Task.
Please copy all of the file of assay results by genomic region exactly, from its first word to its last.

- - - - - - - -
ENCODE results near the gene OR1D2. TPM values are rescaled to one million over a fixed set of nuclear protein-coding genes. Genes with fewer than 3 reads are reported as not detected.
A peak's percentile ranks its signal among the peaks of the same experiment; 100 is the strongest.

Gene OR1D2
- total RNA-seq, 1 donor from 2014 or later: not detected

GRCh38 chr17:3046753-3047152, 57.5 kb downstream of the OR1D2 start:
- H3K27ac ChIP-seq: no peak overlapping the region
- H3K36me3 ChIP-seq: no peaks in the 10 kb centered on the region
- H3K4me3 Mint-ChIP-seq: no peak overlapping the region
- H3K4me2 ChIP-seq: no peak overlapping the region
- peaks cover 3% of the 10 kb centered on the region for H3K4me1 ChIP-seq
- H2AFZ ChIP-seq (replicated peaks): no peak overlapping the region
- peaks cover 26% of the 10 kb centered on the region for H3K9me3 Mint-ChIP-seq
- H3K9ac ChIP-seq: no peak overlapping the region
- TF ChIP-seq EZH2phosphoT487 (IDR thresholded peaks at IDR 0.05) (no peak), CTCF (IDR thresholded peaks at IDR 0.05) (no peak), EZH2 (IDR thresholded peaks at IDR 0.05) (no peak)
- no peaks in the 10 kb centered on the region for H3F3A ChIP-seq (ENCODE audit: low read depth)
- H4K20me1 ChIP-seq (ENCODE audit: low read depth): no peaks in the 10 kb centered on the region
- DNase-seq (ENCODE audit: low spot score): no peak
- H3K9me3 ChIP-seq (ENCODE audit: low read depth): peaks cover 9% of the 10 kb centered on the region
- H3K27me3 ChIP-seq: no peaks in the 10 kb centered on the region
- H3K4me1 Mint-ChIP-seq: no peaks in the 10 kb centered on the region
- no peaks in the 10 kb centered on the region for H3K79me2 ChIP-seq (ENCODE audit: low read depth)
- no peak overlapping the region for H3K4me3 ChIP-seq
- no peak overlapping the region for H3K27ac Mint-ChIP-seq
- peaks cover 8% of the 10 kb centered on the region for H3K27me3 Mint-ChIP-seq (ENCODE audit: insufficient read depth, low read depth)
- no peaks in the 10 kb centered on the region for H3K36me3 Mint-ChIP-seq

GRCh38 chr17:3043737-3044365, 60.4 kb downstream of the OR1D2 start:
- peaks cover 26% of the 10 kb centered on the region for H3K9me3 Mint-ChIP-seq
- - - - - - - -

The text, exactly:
ENCODE results near the gene OR1D2. TPM values are rescaled to one million over a fixed set of nuclear protein-coding genes. Genes with fewer than 3 reads are reported as not detected.
A peak's percentile ranks its signal among the peaks of the same experiment; 100 is the strongest.

Gene OR1D2
- total RNA-seq, 1 donor from 2014 or later: not detected

GRCh38 chr17:3046753-3047152, 57.5 kb downstream of the OR1D2 start:
- H3K27ac ChIP-seq: no peak overlapping the region
- H3K36me3 ChIP-seq: no peaks in the 10 kb centered on the region
- H3K4me3 Mint-ChIP-seq: no peak overlapping the region
- H3K4me2 ChIP-seq: no peak overlapping the region
- peaks cover 3% of the 10 kb centered on the region for H3K4me1 ChIP-seq
- H2AFZ ChIP-seq (replicated peaks): no peak overlapping the region
- peaks cover 26% of the 10 kb centered on the region for H3K9me3 Mint-ChIP-seq
- H3K9ac ChIP-seq: no peak overlapping the region
- TF ChIP-seq EZH2phosphoT487 (IDR thresholded peaks at IDR 0.05) (no peak), CTCF (IDR thresholded peaks at IDR 0.05) (no peak), EZH2 (IDR thresholded peaks at IDR 0.05) (no peak)
- no peaks in the 10 kb centered on the region for H3F3A ChIP-seq (ENCODE audit: low read depth)
- H4K20me1 ChIP-seq (ENCODE audit: low read depth): no peaks in the 10 kb centered on the region
- DNase-seq (ENCODE audit: low spot score): no peak
- H3K9me3 ChIP-seq (ENCODE audit: low read depth): peaks cover 9% of the 10 kb centered on the region
- H3K27me3 ChIP-seq: no peaks in the 10 kb centered on the region
- H3K4me1 Mint-ChIP-seq: no peaks in the 10 kb centered on the region
- no peaks in the 10 kb centered on the region for H3K79me2 ChIP-seq (ENCODE audit: low read depth)
- no peak overlapping the region for H3K4me3 ChIP-seq
- no peak overlapping the region for H3K27ac Mint-ChIP-seq
- peaks cover 8% of the 10 kb centered on the region for H3K27me3 Mint-ChIP-seq (ENCODE audit: insufficient read depth, low read depth)
- no peaks in the 10 kb centered on the region for H3K36me3 Mint-ChIP-seq

GRCh38 chr17:3043737-3044365, 60.4 kb downstream of the OR1D2 start:
- peaks cover 26% of the 10 kb centered on the region for H3K9me3 Mint-ChIP-seq